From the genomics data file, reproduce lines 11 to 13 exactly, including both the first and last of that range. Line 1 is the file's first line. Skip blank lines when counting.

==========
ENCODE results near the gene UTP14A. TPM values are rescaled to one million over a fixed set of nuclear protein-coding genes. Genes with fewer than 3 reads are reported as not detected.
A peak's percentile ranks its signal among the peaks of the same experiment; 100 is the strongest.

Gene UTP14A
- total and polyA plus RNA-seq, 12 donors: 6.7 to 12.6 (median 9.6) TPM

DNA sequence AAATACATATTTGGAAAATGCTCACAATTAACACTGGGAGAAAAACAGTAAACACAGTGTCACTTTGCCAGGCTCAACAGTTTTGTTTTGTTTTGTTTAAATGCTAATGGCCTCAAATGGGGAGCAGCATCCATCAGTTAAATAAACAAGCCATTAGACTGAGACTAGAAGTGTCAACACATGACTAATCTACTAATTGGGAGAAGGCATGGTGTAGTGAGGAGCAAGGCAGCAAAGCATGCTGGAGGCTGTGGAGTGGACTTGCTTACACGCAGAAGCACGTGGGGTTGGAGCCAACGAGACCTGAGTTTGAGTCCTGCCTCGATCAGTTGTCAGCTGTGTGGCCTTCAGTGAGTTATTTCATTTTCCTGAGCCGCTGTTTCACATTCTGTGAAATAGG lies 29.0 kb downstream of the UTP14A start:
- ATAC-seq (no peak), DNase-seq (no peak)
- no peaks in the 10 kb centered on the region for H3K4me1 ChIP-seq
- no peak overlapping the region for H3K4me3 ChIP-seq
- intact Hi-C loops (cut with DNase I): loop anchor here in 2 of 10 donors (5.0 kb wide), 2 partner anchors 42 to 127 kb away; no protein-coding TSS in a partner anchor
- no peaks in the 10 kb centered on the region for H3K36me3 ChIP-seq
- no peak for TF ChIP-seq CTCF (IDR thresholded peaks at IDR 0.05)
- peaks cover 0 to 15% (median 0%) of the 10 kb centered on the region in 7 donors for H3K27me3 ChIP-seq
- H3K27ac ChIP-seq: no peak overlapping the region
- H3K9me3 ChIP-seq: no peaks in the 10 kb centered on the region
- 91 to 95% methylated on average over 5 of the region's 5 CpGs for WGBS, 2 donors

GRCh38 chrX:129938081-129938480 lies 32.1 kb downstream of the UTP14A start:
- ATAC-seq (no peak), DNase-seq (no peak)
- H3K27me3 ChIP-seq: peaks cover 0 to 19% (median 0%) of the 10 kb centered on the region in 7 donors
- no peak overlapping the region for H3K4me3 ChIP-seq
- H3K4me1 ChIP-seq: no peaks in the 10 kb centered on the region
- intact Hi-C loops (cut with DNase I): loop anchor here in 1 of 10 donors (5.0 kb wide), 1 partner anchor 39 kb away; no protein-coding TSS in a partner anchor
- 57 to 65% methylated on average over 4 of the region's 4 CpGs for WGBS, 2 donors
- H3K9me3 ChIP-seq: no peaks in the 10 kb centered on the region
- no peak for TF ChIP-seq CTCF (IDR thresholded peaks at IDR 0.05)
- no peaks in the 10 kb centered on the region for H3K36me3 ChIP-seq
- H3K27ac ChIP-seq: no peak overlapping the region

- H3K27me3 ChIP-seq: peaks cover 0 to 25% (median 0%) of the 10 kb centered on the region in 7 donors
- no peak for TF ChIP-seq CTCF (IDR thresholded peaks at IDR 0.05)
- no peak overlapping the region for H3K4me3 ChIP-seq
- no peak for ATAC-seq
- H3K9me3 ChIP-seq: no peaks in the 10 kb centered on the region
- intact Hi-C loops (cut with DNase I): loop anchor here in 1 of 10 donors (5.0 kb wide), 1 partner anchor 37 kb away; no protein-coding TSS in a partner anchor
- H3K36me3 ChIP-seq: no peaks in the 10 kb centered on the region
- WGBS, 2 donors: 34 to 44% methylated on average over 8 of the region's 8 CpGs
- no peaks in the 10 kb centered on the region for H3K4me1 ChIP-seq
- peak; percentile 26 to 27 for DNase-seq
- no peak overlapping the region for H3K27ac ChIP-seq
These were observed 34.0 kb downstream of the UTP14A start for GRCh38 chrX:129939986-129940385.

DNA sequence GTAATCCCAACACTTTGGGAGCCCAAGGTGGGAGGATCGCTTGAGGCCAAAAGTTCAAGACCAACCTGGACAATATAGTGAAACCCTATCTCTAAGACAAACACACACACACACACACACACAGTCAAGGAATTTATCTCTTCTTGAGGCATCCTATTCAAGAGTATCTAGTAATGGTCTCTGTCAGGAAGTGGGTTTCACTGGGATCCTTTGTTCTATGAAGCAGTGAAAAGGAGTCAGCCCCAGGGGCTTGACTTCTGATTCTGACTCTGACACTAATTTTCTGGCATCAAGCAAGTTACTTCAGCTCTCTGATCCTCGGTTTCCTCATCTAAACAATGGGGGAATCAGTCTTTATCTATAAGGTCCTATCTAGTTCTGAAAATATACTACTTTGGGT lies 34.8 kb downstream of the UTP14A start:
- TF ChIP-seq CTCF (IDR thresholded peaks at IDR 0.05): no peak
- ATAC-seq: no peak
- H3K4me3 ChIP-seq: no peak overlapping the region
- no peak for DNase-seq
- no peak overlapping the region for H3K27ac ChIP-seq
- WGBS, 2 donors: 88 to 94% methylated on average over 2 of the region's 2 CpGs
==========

- no peak for TF ChIP-seq CTCF (IDR thresholded peaks at IDR 0.05)
- peaks cover 0 to 15% (median 0%) of the 10 kb centered on the region in 7 donors for H3K27me3 ChIP-seq
- H3K27ac ChIP-seq: no peak overlapping the region